'Woven Structures : a collection of Sartorial Works' ; by Marie and Marissa Gnanaraj

Designer, Marissa Gnanaraj previously featured as ARTRA’s Emerging Artist in 2018, together with her mother, textile artist Marie Gnanaraj presents Woven Structures: A Collection of Sartorial Works from the 28th June to 18th July 2019. We visited the opening night of this exhibition and came across the intricately constructed woven pieces of art. Here’s a little insight into the exhibition:

Woven Structures is a collection of work that has been, in the hands of its makers listened to the stirrings of environment and context as it shifted and evolved around a home. And so, this collection emerges almost as an act of storytelling in texture and colour as it relates to fabric. Woven Structures tells of a commitment made by two women to the sartorial art/work, producing selected, individual pieces of work through creative processes telling of simplicity in approach and clarity of method. Within the folds and form of the work in the collection is an expression of the 1990s as a lived experience of modernity and the environment, shifting textures and changing colour tones, and an evolving sensibility and sense of practice.

Textile artist, Marie Gnanaraj was introduced to the colourful world if handloom in the year 1975. She apprenticed with renowned Artist Barbara Sansoni and is now the principal designer in weaving at BAREFOOT. Her approach to the woven is not a consideration of ‘cloth’ but as a site of expression and interpretive possibility. She believes that the artistry and versatility in weaving are being able to manipulate colour and texture, thus creating depth in design.

Marie Gnanaraj talks about how this exhibition of work is located in the 1990s sense of place, “There was a lot of construction taking place in my locality at the time. This constant building gave way to cement and red brick walls and building structures that then stood alongside old and deteriorating houses with washed-out grunge walls; forgotten cement water tanks loomed over asbestos roofs, lined with rusty gutters.”

Here was a sensorial landscape; this ever-present act of building becoming a found object of location and experience. Responding to this through her textural exploration, Marie reinterprets this memory using a traditional handloom, incorporating yam, fibre, and her own technique to create textural compositions. As a colourist, she paints through the exploration of hues as graduation, context, and contrast, which riff off the shades of construction. In its presentation, the work is telling of its own subtle richness; their verticality reminiscent of built structures. On a loom too, one is creating structures. For this is where the passage of fabric begins. Marie’s way to be invested in the traditional making, while reaching to contemporaneity in expression; this remains pivotal in her practice of examining texture and its interpretation on the loom.

For Marissa Gnanaraj woven fabric was an immersive experience in childhood, as much as she was in constant conversation with the fabric as she breathed life into her own sense of person as a maker, and her design philosophy and practice. As the daughter of a textile artist, she remains deeply connected to this legacy in fabric, “Textiles were highly valued at home for their utilitarianism. I was always encouraged to make things by hand, which meant that I always had an appreciation for the handmade. Individuality was valued. My wardrobe compromised a few well-stitched dresses along with some well-preserved hand-me-downs. On the rare occasion I got anything from a ready-made retail store it was always one size bigger so that I had room to grow into them. All these childhood memories left an indelible mark on me, and my perception of clothing and textile.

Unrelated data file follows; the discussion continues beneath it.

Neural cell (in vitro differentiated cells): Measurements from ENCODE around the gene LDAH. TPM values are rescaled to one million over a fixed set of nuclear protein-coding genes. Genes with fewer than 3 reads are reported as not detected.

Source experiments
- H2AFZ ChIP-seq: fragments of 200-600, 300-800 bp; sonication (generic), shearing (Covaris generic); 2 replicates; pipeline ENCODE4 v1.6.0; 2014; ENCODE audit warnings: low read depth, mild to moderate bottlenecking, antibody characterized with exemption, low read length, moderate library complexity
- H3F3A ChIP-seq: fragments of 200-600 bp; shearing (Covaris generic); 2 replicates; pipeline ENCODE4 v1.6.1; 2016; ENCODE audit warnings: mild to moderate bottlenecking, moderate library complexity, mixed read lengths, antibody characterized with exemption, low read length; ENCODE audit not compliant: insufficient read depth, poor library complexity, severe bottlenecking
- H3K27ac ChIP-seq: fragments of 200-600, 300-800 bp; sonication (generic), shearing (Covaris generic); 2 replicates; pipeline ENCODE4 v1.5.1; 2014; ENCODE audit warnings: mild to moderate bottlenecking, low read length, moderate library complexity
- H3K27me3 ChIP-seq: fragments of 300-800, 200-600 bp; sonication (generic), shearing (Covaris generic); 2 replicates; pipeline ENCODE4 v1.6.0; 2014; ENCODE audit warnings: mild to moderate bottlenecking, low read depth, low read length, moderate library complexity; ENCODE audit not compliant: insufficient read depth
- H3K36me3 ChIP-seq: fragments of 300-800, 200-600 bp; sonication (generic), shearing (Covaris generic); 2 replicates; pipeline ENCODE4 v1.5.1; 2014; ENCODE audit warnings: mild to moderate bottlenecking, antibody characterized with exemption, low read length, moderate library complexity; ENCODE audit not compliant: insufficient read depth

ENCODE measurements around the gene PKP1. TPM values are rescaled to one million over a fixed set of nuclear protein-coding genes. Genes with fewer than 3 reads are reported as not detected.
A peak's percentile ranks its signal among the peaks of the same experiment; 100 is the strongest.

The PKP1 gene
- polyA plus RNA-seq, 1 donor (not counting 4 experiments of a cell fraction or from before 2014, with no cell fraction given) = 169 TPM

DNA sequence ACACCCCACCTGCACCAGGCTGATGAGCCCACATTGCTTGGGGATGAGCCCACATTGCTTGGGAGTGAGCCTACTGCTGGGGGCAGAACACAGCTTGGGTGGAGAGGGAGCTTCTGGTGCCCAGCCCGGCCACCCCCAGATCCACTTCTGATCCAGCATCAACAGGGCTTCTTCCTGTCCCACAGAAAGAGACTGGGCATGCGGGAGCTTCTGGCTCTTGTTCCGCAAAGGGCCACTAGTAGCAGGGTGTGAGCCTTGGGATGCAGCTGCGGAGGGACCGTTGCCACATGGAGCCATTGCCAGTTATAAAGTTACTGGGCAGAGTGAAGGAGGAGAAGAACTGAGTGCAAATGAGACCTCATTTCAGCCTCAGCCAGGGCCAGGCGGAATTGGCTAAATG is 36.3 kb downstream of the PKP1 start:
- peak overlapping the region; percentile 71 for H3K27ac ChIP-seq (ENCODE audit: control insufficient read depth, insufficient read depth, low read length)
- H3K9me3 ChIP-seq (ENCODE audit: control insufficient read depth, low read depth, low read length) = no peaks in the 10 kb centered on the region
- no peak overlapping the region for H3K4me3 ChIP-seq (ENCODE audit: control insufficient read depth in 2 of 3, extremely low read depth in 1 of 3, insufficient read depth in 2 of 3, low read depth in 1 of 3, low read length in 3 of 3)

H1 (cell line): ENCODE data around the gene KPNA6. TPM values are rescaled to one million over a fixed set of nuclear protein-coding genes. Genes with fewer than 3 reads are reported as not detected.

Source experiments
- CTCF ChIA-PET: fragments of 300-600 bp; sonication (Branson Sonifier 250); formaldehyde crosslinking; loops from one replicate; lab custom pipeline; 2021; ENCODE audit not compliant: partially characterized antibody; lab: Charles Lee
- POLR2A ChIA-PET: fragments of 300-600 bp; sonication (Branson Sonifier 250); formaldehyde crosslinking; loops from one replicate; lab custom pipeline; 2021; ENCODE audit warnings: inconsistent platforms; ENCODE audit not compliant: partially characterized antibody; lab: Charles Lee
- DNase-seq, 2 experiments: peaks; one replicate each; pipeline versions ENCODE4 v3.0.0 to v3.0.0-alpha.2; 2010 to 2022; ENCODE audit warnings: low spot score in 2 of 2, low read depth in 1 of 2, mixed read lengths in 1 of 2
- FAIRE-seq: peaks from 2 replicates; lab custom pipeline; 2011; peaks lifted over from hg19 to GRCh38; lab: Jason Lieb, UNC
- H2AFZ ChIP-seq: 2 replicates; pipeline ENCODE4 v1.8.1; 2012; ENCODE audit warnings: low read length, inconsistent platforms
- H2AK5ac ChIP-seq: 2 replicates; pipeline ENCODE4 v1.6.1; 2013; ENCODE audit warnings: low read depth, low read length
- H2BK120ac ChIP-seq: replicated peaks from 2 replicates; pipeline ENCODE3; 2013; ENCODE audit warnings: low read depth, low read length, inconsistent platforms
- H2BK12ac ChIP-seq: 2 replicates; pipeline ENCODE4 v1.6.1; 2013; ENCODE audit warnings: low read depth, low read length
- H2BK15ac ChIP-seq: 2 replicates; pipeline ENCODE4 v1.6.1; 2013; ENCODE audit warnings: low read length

I now make sustainable clothing, with great care and detail given to garment construction. I use elements of classic tailoring detail and cuts, and pair it with Asian influences; the fabric designed specifically for the garment becomes an integral part of the design. Each garment is constructed as a unique, individual work.” She works from her home studio meticulously handcrafting all of her garments with one-of-a-kind detailing. In 2012, she launched her independent design label M FACT. Her design ethos is not trend-led, rather ‘season-less’, with silhouettes that have an easy fit vibe to them. The profundity of this ethos lies in its simplicity of intent: that people wear her clothes – the agentive becomes the garment that does not estrange the body, rather revels in the changing trajectory of the individual body.

'Woven Structures: a collection of Sartorial Works' by Marie and Marissa Gnanaraj took place at the Barefoot Gallery where every piece was placed intimately and in ways that complimented each other while the gallery itself paved the way to allow light to bring out each loom and colour on the works of art.

Marie and Marisa’s first collaboration was in 2011 for a clothing collection ‘Juxta – Op’. They continue working in collaboration. In 2017, their menswear collection ‘Horizon Infinity’ was nominated and short listed for Beazley Design of the Year and was exhibited at the London Design Museum.

ARTRA is Sri Lanka’s Art Magazine exploring curated content on Sri Lanka’s visual art, performance art, applied art and written art. Launched in 2012, ARTRA Magazine is a compact monthly art read providing a comprehensive understanding on Sri Lankan artists, art events, monthly art calendars and the Sri Lankan design landscape. In sum, all you need to know about art in Sri Lanka.

29th June, 2019 Applied Art